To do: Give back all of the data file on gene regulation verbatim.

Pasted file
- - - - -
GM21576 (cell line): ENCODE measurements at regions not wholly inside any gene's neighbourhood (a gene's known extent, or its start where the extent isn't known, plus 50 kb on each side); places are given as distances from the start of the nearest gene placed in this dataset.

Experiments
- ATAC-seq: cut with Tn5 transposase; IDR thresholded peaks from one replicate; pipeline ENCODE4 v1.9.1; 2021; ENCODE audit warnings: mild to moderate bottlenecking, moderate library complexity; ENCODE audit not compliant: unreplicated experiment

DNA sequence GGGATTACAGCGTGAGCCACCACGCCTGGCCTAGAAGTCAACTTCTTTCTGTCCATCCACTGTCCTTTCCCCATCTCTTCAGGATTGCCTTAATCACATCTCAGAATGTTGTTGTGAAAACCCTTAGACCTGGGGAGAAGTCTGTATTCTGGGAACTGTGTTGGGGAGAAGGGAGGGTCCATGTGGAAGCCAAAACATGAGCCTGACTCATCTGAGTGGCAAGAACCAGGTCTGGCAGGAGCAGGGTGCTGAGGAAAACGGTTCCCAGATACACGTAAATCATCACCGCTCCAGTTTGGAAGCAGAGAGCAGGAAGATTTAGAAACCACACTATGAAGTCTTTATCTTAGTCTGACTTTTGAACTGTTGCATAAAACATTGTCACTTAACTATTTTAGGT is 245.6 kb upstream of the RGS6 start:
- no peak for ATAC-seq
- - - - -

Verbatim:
GM21576 (cell line): ENCODE measurements at regions not wholly inside any gene's neighbourhood (a gene's known extent, or its start where the extent isn't known, plus 50 kb on each side); places are given as distances from the start of the nearest gene placed in this dataset.

Experiments
- ATAC-seq: cut with Tn5 transposase; IDR thresholded peaks from one replicate; pipeline ENCODE4 v1.9.1; 2021; ENCODE audit warnings: mild to moderate bottlenecking, moderate library complexity; ENCODE audit not compliant: unreplicated experiment

DNA sequence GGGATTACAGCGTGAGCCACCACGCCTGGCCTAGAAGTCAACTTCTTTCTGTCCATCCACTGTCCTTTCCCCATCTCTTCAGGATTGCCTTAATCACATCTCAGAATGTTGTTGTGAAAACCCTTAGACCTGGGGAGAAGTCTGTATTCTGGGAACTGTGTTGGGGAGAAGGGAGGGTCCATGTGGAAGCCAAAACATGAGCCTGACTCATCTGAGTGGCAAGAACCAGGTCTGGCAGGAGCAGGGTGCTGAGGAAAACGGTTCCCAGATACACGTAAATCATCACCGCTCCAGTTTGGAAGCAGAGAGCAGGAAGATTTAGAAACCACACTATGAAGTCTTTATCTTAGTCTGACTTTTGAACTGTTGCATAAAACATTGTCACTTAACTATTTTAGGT is 245.6 kb upstream of the RGS6 start:
- no peak for ATAC-seq